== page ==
Why Does The British Monarchy Still Exist? (11 Reasons Why)

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Jean Richardson

Jean Richardson is a lover of knowledge, in all forms. He has spent over 15 years as a high school teacher, instructing students in history, geography, mathematics, and more.

Queen Elizabeth II has served as the United Kingdom’s monarch since 1952 and she, along with the rest of the Royal Family, may very well be among the most recognizable people on earth. 

But for decades, Her Majesty and her family have served purely symbolic, and not actual, governmental roles. Keep reading to learn 11 reasons why the British Monarchy still exists (and remains popular).

Why Does The British Monarchy Still Exist?

1. Popular Opinion Supports The Monarchy

When it comes to the monarchy in their nation, Brits are very opinionated and are not afraid to voice their true feelings.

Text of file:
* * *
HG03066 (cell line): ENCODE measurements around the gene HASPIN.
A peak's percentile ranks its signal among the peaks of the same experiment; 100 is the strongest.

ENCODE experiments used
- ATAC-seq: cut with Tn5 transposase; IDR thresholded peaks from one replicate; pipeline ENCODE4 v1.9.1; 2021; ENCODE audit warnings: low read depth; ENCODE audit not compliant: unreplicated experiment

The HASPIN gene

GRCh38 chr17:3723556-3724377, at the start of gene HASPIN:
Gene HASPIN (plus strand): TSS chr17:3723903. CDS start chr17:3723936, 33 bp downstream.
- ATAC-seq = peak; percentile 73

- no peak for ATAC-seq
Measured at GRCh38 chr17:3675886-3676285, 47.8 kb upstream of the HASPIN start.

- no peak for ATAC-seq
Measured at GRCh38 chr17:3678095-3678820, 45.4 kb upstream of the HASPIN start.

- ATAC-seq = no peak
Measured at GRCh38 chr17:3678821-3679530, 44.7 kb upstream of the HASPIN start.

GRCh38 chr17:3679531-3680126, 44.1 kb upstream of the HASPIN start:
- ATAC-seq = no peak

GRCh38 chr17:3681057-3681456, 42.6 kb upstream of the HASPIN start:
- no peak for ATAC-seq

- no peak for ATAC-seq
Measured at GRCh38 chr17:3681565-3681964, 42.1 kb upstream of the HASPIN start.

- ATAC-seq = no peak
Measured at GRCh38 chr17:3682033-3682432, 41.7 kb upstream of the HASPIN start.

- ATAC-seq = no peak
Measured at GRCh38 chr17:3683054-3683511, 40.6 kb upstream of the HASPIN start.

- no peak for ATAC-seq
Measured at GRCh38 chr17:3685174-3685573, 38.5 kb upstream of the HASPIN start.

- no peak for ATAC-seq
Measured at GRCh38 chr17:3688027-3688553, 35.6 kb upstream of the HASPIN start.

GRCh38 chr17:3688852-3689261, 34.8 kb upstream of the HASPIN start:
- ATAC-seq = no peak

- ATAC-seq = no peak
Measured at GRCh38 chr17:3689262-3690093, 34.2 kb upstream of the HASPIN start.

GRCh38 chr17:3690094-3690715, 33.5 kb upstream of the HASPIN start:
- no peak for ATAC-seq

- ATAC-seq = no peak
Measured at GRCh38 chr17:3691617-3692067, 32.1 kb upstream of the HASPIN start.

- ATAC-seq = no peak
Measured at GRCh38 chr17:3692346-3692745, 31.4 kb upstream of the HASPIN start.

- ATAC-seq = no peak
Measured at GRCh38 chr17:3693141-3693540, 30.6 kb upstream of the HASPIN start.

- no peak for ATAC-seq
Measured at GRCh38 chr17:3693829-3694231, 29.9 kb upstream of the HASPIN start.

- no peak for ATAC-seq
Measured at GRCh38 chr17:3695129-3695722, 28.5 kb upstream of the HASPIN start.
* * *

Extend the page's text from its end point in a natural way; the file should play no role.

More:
Based on recent polling, the Royal Family can rest assured that they remain in the good graces of the population at large. At least for the time being anyway. Here is what the numbers show:

  • 60% of Britons in general support continuing the monarchy in the UK
  • Among conservative voters (who skew toward the older segments of the British population), 88% of respondents favor keeping the monarchy
  • In comparison, 40% of younger voters favor keeping the British Monarchy 
  • 82% of respondents believe that the monarchy will remain intact 10 years from now
  • But only 48% believe that in 100 years the British Monarchy will still exist